As Monday’s “Marketplace” program reported on American Public Radio, “The stock prices of health care companies showed healthy gains, one day after the House passed historic health reform. Investors apparently think the legislation will be good for the health care industry.”

They may be right—or they may be overstating it. Listen to the story at http://marketplace.publicradio.org/display/web/2010/03/22/pm-health-industry

So cheers to all of us: Props to the U.S. Attorney’s Office (and Dennis Burke) for creating a new division, and invoking the names of hate-crime victims Matthew Shepard and James Byrd, Jr. in the process. And cheers to all those who debated the health care issue freely—thank you, Bill of Rights, and that good old First Amendment!

[Press release follows]

U.S. ATTORNEY ANNOUNCES CIVIL RIGHTS UNIT FOR ARIZONA

PHOENIX – U.S. Attorney for the District of Arizona Dennis K. Burke announced today the formation of a Civil Rights Unit to coordinate civil rights prosecution, training and outreach in the state of Arizona.

The Civil Rights Unit Chief will have district-wide authority on civil rights matters. Burke named Assistant U.S. Attorney Claire Lefkowitz, of the Tucson Office, to spearhead the work of the new unit, and to coordinate efforts with federal prosecutors in the Phoenix, Flagstaff, and Yuma offices of the U.S. Attorney.

“The U.S. Department of Justice is committed to and has had an historic role in upholding the civil and constitutional rights of all individuals, including the most vulnerable members of our society,” said U.S. Attorney Dennis K. Burke.  “The creation of the Civil Rights Unit in Arizona ensures civil rights cases will be given top priority, whether they be the prosecution of hate crimes, or protecting the victims of human trafficking, discrimination based on disability, or civil rights abuses under color of law.”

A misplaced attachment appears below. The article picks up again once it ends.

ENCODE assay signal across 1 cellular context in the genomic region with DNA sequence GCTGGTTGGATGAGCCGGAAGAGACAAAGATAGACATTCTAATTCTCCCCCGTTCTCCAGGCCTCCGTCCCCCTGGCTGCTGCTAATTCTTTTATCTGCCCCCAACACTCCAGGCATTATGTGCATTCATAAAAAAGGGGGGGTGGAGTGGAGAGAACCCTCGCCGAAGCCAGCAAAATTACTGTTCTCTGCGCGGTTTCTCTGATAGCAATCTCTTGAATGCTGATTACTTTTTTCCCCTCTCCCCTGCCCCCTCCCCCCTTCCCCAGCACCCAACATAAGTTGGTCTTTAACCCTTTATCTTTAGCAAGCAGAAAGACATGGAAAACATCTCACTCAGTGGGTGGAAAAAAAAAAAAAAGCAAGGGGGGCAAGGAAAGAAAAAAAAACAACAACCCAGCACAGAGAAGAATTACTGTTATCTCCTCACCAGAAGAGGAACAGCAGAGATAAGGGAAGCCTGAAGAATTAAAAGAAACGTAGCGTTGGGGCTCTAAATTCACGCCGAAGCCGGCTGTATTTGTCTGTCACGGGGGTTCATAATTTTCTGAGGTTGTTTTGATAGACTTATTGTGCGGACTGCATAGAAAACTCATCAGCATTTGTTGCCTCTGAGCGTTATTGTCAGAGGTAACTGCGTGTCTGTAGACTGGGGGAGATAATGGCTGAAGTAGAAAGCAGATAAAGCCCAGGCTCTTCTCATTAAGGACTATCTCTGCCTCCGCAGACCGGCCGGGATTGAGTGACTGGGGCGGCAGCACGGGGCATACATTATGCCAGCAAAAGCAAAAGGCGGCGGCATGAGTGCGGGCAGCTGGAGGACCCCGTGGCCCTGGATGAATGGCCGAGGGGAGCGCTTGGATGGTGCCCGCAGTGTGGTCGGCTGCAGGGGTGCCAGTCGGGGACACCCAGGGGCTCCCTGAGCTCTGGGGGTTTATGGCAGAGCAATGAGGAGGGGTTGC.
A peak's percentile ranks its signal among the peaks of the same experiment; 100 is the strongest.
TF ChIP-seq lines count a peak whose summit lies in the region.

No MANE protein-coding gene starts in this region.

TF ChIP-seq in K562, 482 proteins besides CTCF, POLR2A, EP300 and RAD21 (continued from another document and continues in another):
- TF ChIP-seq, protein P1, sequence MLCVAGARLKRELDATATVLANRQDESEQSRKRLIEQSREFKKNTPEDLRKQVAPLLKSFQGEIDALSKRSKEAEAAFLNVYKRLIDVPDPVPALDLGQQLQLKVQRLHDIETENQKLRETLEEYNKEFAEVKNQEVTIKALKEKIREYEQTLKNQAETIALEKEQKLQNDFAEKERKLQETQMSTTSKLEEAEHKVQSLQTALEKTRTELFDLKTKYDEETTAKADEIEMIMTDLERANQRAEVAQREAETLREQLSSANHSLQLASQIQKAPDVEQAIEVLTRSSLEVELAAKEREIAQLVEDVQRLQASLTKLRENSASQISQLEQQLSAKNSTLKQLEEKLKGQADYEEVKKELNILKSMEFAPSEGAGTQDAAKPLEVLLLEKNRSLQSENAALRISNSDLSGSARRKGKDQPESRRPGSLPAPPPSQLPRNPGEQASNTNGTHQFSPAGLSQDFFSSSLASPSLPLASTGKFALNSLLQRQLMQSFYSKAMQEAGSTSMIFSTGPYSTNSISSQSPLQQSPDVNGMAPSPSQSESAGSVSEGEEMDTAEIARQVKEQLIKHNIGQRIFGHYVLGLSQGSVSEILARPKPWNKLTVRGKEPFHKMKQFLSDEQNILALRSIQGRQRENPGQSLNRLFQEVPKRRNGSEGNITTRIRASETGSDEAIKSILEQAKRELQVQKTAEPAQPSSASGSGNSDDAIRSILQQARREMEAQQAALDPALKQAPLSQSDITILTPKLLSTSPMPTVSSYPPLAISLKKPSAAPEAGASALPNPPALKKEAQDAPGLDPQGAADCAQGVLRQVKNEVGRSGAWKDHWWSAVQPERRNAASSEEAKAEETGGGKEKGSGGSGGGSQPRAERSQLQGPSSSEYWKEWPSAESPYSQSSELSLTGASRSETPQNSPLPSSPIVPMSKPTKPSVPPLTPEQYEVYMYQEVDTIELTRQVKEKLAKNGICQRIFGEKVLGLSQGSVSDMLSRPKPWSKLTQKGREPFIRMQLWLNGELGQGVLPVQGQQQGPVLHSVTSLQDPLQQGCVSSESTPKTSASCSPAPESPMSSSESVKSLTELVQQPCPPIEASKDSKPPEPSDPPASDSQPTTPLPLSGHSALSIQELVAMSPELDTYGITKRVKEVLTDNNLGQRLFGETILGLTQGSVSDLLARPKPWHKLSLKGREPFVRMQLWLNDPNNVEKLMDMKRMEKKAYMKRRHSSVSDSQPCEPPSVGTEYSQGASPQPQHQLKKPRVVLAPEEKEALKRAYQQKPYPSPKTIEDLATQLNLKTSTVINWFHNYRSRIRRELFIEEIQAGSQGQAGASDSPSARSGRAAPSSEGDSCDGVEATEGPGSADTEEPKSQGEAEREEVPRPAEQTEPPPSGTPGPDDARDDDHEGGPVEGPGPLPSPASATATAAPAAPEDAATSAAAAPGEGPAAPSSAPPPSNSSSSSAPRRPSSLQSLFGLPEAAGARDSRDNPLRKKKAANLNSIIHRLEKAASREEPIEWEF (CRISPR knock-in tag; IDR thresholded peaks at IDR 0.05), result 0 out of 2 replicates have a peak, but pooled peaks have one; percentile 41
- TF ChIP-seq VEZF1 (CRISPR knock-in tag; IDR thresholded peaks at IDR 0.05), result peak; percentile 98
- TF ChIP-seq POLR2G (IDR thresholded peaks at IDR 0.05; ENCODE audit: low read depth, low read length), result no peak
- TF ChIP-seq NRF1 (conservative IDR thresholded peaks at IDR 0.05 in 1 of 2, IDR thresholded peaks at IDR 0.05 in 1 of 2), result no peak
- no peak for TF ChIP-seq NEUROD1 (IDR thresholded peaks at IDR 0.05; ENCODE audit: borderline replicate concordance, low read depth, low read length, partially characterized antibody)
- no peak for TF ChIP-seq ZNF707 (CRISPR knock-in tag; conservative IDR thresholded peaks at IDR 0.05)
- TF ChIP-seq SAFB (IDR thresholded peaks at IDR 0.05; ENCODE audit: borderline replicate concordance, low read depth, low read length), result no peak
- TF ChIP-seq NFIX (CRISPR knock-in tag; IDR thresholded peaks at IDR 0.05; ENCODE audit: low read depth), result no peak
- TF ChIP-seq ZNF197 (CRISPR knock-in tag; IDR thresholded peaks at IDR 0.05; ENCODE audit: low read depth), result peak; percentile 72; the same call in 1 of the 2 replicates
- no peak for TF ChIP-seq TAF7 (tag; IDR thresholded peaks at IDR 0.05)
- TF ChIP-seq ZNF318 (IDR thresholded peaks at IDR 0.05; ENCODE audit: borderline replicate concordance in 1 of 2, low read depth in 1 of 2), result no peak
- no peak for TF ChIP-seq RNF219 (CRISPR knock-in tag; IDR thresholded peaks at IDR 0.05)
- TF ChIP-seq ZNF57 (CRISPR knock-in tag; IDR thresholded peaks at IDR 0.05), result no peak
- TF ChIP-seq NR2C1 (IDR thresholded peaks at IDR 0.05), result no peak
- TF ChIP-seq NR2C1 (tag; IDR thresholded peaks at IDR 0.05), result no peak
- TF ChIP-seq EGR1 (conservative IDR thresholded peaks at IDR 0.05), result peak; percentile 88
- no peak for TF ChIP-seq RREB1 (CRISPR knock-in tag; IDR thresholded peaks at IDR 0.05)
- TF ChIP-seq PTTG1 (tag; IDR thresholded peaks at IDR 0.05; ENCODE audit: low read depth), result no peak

The Unit Chief will also work in coordination with the District Law Enforcement Coordinator to develop a protocol with law enforcement agencies that investigate civil rights cases in order to ensure cooperation and effective enforcement.  Training will be conducted to inform agencies of enhanced federal statutory authority on civil rights, including the new Hate Crimes Statute 18 USC Section 249, also known as the “Matthew Shepard and James Byrd, Jr. Hate Crimes Prevention Act,” signed into law by President Obama in October 2009. The new law has a broader reach than preexisting hate crime statutes, and effectively criminalizes violent acts when they occur because of actual or perceived race, color, religion, or national origin of any person. The statute also protects a wider class of victims of hate violence motivated by the victim’s gender, disability, sexual orientation, or gender identify. Previous law required the government prove that a hate-motivated crime be committed to prevent a victim’s participation in federally protected activities, such as voting or attending school.

“Today’s announcement by U.S. Attorney Dennis Burke establishing a Civil Rights Unit will continue to enhance the FBI’s ability to investigate Civil Rights matters,” said Special Agent in Charge Nathan T. Gray, of the FBI Phoenix Division. “The addition of a new Hate Crimes statute will provide the FBI and the U.S. Attorney’s Office the ability to effectively address Civil Rights allegations in the State of Arizona.”

The Unit Chief will also work with a new bilingual Community Liaison to meet with consular officials with responsibility for foreign citizens living in Arizona, as well as other relevant organizations and community groups. 

RELEASE NUMBER: 2010-047(CVU)